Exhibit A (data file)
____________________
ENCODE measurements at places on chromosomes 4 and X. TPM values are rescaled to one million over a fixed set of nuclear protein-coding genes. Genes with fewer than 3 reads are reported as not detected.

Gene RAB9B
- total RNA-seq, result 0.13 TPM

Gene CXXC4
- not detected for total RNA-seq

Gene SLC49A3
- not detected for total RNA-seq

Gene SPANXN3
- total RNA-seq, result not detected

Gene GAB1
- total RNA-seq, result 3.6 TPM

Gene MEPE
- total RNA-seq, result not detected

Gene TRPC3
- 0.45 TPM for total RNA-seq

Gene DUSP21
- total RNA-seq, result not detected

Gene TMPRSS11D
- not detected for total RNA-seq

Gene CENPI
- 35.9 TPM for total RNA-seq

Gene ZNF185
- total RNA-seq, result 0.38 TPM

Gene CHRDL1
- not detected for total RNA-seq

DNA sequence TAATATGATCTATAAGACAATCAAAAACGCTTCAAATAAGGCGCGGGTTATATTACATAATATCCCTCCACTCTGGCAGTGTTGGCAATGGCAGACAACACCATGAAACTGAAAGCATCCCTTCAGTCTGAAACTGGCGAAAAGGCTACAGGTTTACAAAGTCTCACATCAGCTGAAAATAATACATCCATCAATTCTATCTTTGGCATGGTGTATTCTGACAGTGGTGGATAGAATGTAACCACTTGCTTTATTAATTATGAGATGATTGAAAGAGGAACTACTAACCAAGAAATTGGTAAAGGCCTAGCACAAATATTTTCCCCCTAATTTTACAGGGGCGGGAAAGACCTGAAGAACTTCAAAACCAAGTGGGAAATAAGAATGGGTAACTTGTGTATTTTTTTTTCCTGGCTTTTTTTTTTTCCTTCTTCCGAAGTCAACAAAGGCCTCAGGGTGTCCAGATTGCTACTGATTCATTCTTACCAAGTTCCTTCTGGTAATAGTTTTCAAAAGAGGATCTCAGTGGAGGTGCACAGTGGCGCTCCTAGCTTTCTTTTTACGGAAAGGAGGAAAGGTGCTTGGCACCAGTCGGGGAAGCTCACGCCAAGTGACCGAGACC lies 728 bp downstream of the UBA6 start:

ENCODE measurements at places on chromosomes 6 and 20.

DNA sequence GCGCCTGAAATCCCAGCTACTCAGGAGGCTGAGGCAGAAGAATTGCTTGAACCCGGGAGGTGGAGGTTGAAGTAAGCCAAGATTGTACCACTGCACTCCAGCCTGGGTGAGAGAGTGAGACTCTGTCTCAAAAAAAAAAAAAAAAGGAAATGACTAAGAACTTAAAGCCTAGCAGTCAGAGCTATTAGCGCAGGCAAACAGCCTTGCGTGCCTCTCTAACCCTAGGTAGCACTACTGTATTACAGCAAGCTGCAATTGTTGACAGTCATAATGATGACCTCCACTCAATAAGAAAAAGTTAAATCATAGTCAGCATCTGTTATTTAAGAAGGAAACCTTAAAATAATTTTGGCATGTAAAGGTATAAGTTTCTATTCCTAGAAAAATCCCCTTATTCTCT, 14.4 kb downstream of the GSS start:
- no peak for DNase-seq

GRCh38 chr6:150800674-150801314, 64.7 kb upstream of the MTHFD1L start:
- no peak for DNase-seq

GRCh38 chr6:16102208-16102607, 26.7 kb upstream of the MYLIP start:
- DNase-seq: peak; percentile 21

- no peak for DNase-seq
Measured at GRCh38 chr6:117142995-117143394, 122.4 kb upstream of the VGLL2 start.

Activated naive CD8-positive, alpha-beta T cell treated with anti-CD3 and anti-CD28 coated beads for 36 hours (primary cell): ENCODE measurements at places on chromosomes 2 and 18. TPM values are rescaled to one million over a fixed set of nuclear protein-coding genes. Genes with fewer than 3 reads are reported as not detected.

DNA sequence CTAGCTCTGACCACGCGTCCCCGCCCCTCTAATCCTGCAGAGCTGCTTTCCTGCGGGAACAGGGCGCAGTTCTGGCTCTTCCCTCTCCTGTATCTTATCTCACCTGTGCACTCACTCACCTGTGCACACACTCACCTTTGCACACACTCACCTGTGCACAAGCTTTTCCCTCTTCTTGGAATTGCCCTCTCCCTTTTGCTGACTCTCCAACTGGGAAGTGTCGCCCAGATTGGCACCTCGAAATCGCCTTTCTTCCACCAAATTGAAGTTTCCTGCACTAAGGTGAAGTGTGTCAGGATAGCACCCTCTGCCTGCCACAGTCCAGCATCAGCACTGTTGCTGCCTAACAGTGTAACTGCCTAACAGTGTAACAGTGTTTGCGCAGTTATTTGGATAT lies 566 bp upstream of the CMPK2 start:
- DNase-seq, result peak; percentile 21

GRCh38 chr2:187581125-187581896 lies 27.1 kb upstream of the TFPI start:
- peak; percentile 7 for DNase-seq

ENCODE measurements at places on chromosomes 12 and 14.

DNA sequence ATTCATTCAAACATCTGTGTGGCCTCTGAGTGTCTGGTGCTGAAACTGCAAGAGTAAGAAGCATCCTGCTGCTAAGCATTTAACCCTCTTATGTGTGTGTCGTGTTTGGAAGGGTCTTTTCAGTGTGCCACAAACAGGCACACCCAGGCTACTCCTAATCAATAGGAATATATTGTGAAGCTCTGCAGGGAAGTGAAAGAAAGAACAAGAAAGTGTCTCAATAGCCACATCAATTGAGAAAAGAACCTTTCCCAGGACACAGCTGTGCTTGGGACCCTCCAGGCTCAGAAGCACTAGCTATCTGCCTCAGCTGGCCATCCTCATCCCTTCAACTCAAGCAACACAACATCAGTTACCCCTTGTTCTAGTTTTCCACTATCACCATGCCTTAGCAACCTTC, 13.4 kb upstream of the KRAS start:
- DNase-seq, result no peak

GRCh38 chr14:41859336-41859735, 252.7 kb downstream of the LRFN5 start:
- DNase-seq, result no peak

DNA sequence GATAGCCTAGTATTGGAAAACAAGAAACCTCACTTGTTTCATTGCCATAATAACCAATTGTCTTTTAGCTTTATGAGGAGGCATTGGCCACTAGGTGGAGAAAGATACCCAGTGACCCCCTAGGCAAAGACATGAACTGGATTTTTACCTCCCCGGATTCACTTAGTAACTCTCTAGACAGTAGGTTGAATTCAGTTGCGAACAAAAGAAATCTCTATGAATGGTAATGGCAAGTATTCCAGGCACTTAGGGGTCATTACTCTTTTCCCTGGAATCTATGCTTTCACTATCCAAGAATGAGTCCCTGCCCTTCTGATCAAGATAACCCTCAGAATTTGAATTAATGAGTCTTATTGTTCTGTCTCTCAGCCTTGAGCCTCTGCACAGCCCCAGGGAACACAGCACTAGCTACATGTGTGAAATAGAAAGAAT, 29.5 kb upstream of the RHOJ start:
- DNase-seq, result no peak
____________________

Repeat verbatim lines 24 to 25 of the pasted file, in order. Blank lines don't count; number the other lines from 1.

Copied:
Gene CHRDL1
- not detected for total RNA-seq